Music / Kimbra

Kimbra (born Kimbra Johnson on March 27th, 1990) is a singer from New Zealand, although she has moved to Australia. Her main genre is soul. Her breakthrough came when she was featured in Gotye's "Somebody That I Used to Know"; aside from that, she's released two albums: Vows (2010/2012), which got two separate releases internationally and in the United States, and The Golden Echo (2014), which was released internationally.

  • Settle Down EP (2011)
  • Vows (2012)
  • The Golden Echo (2014)

Tropes in her songs include:

  • Absence Makes the Heart Go Yonder: The song "Old Flame" seems to be about a lover from back in the day who doesn't share the feelings she still has for him.
  • Action Girl: Really.
  • Album Title Drop: In "Settle Down":
    Let make our vows...
  • Anti-Climax: "The Build Up", a very quiet and surreal song at the end of Vows, could be seen as the musical equivalent of this. Also qualifies as a Non Indicative Name, though this is explained in the lyrics: "I wanted love without the build up."
  • Anti-Love Song: "Settle Down".
  • Body Paint: Used on the cover of Vows.
    • Also in the video of "Somebody That I Used to Know".
  • Call-Back: An untitled interlude heard at the end of "Limbo" (or "Posse" on the international version of Vows) reprises the "Star so light, star so bright" melody from "Settle Down".
  • The Chanteuse: Her role in the music video of "Good Intent".
  • Denser and Wackier: The Golden Echo, which was no easy task, considering the already sophisticated pop/R&B style heard on Vows.
  • Fading into the Next Song: "Two Way Street" into "Old Flame".
    • This is done quite a bit on The Golden Echo, with the sounds of children playing, birds chirping, etc. filling in the gaps where there would normally be silence between songs.
  • Fake-Out Fade-Out:
    • Seems to happen twice near the end of "Love in High Places".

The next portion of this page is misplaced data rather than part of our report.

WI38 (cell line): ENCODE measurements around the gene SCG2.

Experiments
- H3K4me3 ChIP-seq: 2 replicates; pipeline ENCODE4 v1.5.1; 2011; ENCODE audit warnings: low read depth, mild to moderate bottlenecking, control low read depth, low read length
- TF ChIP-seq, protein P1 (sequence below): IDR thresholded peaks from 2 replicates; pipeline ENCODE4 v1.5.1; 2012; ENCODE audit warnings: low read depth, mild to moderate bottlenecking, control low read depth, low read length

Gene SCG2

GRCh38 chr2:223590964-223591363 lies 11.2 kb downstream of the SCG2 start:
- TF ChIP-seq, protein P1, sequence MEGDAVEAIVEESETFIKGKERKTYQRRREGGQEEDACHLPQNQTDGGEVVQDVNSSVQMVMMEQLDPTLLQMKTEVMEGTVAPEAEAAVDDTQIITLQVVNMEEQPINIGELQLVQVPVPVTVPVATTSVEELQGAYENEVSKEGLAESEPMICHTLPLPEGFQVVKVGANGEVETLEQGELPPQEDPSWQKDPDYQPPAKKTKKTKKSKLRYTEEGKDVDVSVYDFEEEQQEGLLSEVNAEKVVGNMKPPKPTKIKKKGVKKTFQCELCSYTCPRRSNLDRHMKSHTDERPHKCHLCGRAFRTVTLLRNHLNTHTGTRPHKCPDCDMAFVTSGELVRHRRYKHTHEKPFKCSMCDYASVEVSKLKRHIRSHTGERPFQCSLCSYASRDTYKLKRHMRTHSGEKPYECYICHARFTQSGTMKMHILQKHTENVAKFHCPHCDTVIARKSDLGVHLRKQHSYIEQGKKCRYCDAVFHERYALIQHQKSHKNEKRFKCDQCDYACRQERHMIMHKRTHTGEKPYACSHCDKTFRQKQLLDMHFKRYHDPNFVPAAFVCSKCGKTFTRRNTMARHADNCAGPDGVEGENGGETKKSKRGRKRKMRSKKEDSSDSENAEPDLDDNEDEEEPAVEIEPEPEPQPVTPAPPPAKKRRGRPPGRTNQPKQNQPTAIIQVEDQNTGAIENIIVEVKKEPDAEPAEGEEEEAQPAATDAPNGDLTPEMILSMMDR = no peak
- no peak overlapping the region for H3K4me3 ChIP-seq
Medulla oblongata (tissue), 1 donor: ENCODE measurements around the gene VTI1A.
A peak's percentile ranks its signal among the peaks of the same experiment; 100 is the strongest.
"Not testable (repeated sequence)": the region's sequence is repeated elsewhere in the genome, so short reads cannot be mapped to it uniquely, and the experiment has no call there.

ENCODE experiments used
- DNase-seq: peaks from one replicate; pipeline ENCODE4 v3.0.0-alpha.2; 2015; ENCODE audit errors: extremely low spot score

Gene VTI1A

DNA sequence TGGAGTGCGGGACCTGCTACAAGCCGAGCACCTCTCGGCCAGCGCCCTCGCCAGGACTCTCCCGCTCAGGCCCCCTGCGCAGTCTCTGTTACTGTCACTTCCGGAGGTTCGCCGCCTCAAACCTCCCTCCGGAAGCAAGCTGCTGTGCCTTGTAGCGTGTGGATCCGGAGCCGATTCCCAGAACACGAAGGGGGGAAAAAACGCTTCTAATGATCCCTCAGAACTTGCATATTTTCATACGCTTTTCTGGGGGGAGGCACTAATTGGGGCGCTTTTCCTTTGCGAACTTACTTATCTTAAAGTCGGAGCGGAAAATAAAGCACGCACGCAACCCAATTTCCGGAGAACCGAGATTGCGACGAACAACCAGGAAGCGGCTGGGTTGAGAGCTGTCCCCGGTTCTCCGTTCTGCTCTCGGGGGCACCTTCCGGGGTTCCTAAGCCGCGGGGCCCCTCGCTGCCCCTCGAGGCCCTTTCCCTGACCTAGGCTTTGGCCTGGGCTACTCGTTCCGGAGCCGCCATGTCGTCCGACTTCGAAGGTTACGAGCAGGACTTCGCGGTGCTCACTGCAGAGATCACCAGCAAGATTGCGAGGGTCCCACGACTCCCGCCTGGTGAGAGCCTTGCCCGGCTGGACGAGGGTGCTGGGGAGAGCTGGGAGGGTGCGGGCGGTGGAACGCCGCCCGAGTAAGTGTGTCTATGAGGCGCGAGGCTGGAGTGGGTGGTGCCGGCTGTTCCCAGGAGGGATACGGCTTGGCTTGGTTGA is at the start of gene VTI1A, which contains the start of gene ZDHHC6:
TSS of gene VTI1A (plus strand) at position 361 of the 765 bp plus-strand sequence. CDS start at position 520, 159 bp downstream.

• The Stop and Go variant happens on "Nobody But You", which stops abruptly and then restarts as a funky remix of itself before fading out for real.
    • Inverted on "Teen Heat", which stops quite suddenly where you would expect the final chorus to continue all the way through.
  • Foreshadowing: The melody from "Carolina" briefly sneaks into the end of "90's Music".
  • Genre Roulette: Over the course of both of her albums, she puts her own twist on modern dance and indie pop as well as incorporating vintage jazz and soul sounds, and even covering Nina Simone.
  • Gosh Dang It to Heck!: Her apparent aversion to "hard" swears is discussed briefly in "Posse":
    You cuss and curse
    So they think that you're rough and tough
    But I like Shakespeare
    And I find "dammit" heavy enough
  • Hidden Track: "Somebody Please" in Vows. Some copies of the international edition feature "Wandering Limbs" as a hidden track instead, which was cut from the main track listing.
  • Hipster: "Posse" is about her resistance to becoming one.
  • Hopeless Suitor: "Plain Gold Ring". She wants a guy, but he's already engaged/married.
  • Housewife: Kimbra's "ambition" in "Settle Down".
  • Intercourse with You: "Teen Heat" is about the struggle to resist giving into this too soon.
  • "I Want" Song: "Settle Down".
  • Little Black Dress: Kimbra's costume in the music video of "Settle Down".
  • Noir Episode: The music video for "Good Intent" has shades of this trope, though it's in color.
  • Obsession Song: "Settle Down", due to Word of God stating that the song was written as a joke, thus the song leaning toward more of the "aggressive" type.
  • Rainbow Motif: The blindfolded men in the "Cameo Lover" video.
  • Rhyming with Itself: "Gold Mine" does this with two different meanings of the word "mine".
  • Self-Backing Vocalist: Used extensively in a lot of her songs, to the point of being a part of her Signature Style. For example, the hook of "Settle Down".
  • Singing Voice Dissonance: Her speaking voice is relatively low compared to singing voice in most of her music. A few songs, particularly some earlier ones, are closer to her speaking range.
  • Shout-Out: "90's Music" name-drops several of the decade's hitmakers in its hook, though the vocals are obscured to the point where it's not obvious at first.